In tech circles, this is usually known as "unstructured data".
From Wikipedia, for example:
Unstructured data (or unstructured information) refers to information that either does not have a pre-defined data model or is not organized in a pre-defined manner.
Unstructured information is typically text-heavy, but may contain data such as dates, numbers, and facts as well. Examples of "unstructured data" may include books, journals, documents, metadata, health records, audio, video, analog data, images, files, and unstructured text such as the body of an e-mail message, Web page, or word-processor document.
Techniques such as data mining, Natural Language Processing (NLP), text analytics, and noisy-text analytics provide different methods to find patterns in, or otherwise interpret, this information.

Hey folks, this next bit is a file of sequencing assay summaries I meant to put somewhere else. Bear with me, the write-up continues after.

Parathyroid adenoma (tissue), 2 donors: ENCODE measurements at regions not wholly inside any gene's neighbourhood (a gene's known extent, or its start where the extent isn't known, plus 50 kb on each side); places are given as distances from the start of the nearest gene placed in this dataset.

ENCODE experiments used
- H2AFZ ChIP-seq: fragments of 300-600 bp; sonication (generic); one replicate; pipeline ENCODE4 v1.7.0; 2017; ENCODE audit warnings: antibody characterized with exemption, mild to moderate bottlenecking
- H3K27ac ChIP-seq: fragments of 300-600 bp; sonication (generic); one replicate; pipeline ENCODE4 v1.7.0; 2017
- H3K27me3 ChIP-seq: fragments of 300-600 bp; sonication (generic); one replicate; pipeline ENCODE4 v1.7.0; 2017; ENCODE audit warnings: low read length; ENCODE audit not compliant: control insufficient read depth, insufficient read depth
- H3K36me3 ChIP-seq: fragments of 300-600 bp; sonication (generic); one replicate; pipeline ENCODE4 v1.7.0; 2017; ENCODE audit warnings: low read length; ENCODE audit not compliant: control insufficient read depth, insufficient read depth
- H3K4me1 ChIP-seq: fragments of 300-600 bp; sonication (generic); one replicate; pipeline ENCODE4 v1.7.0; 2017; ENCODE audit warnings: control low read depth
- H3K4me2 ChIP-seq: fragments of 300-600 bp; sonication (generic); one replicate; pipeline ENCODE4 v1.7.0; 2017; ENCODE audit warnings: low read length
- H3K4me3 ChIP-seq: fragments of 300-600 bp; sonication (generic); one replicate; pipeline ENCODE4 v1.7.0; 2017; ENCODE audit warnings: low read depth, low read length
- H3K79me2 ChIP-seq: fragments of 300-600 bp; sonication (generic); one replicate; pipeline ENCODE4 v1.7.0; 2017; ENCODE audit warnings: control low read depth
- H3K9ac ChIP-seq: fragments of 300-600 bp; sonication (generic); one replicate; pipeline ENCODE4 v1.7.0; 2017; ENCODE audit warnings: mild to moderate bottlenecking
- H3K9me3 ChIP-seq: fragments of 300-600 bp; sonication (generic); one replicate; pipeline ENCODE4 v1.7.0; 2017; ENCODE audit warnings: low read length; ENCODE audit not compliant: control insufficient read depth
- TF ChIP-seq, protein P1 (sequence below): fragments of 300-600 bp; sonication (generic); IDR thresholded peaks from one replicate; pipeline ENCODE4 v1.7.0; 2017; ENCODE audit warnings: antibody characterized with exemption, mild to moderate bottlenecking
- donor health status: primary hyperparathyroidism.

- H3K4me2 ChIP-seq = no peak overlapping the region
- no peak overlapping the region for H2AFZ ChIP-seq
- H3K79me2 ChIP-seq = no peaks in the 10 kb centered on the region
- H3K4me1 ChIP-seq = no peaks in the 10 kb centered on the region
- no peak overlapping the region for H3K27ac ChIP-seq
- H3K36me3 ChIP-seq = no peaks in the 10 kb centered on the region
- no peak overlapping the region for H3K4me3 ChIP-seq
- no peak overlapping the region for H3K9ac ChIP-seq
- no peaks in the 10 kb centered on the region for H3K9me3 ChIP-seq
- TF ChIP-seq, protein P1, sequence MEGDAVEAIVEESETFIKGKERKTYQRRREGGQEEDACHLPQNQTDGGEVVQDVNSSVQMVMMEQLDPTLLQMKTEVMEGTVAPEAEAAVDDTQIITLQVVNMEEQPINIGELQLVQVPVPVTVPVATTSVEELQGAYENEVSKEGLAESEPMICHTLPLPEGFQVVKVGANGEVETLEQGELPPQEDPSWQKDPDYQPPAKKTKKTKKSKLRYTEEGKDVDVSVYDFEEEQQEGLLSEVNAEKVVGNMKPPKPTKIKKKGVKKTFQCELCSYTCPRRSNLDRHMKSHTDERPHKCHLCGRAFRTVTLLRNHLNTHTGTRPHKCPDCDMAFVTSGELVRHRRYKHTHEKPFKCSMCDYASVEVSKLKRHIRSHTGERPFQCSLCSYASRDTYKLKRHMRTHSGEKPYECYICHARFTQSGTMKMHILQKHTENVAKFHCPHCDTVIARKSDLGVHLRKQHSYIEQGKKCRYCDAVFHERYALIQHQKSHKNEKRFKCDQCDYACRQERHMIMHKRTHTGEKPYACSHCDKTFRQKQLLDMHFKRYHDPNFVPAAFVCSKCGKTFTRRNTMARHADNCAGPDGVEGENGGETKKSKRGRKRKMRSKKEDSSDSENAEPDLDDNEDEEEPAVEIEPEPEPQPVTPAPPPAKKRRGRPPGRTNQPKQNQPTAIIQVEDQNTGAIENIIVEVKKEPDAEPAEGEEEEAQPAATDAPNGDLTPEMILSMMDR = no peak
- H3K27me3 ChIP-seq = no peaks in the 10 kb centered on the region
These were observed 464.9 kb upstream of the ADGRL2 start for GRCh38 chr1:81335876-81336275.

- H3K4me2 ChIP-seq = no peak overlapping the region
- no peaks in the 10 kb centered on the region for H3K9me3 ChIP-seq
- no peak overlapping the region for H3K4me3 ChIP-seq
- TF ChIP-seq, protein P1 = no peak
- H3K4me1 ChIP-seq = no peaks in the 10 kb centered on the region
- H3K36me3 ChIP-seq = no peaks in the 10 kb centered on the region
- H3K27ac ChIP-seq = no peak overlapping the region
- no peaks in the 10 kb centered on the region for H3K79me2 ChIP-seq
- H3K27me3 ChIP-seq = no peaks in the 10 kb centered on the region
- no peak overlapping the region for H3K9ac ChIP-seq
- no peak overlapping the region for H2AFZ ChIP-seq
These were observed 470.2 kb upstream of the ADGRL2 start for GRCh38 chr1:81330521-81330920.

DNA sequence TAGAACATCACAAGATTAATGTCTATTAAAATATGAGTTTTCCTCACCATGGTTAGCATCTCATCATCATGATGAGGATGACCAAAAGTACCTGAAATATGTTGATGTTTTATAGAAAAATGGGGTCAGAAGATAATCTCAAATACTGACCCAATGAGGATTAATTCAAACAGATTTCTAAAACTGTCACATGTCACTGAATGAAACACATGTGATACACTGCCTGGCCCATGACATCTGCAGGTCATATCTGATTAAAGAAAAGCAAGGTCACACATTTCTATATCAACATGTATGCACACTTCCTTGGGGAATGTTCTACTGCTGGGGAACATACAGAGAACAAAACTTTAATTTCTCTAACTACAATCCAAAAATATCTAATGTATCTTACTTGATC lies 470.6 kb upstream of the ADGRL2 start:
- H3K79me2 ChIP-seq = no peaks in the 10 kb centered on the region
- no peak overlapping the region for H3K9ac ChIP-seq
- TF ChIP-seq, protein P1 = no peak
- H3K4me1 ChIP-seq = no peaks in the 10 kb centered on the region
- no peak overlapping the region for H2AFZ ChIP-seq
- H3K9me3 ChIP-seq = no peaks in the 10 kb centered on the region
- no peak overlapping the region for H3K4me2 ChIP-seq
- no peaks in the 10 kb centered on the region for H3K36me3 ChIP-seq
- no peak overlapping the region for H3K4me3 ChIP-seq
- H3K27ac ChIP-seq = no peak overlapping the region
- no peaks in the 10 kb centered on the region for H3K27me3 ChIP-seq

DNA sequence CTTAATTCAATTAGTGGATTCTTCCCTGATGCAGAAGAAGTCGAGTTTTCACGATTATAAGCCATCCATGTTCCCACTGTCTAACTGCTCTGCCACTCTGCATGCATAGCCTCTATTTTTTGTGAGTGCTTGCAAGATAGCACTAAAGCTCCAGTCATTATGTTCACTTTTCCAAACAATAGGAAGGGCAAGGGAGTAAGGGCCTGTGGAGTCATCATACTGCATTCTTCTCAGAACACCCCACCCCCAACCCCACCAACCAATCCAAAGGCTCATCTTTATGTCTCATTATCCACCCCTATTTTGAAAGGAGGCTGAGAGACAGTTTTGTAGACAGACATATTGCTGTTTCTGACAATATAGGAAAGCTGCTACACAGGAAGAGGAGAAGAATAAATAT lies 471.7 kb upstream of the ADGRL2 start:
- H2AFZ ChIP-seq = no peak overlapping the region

Software that creates machine-processable structure exploits the linguistic, auditory, and visual structure inherent in all forms of human communication. Algorithms can infer this inherent structure from text, for instance, by examining word morphology, sentence syntax, and other small- and large-scale patterns.
While the main content being conveyed does not have a defined structure, it generally comes packaged in objects (e.g. in files or documents, ...) that themselves have structure and are thus a mix of structured and unstructured data, but collectively this is still referred to as "unstructured data". For example, an HTML web page is tagged, but HTML mark-up typically serves solely for rendering.